A rough cut was rushed to a sneak preview in San Bernardino, and the audience, which had paid to see The Kiss, was thrilled to be seeing Anna Christie instead, and the preview was a sensational success—“It’s in the bag!” Louis B. Mayer declared—and Thalberg decided to release it just as it was, no retakes needed. Garbo, as usual, had refused to attend, nor did she attend the premiere in January, but the following day she went with Sörenson and Jacques Feyder to see it in a theater. While it was playing, she seemed positive about it, but afterwards she said to them, “Isn’t it terrible? Who ever saw Swedes act like that?”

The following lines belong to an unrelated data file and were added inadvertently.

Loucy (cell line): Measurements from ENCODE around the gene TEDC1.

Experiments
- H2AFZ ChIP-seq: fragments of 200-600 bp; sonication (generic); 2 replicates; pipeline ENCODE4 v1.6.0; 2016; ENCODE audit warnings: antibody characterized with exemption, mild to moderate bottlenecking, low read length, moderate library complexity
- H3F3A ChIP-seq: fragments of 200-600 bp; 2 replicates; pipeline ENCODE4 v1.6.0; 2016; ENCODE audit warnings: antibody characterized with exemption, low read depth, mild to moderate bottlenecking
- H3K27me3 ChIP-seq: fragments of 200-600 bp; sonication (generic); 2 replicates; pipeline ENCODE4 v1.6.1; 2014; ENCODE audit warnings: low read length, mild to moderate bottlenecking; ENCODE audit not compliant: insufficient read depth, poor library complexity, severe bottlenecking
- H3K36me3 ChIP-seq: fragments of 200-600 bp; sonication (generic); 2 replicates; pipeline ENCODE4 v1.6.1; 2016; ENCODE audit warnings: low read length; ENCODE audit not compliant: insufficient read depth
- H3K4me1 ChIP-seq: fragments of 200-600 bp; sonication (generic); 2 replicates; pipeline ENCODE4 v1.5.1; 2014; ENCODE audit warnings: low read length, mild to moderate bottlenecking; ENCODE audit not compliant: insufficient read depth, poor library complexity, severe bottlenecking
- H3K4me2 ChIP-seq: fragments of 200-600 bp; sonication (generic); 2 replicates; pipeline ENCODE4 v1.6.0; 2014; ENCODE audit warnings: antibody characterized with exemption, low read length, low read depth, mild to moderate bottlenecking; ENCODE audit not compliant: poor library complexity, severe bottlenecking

Anna Christie is very far from terrible. And Garbo is extraordinary, as usual. When she slouches into the film, 16 minutes after it begins, she’s so low-keyed she’s a little hard to understand, but even so her first words are electrifying: “Gimme a whiskey—ginger ale on the side. And don’t be stingy, baby.” The bartender: “Shall I serve it in a pail?” Anna: “That suits me down to the ground.” What’s really startling is not the voice or the accent but the character. Garbo—the prima donna, the vamp, the spy, the flaunter of furs and jewels, the doomed driver of an Hispano-Suiza, the murderess, the mistress of Deco—as a bedraggled, world-weary, sickly prostitute from St. Paul swigging whiskey in a waterfront bar? The big challenge wasn’t vocal, it was artistic.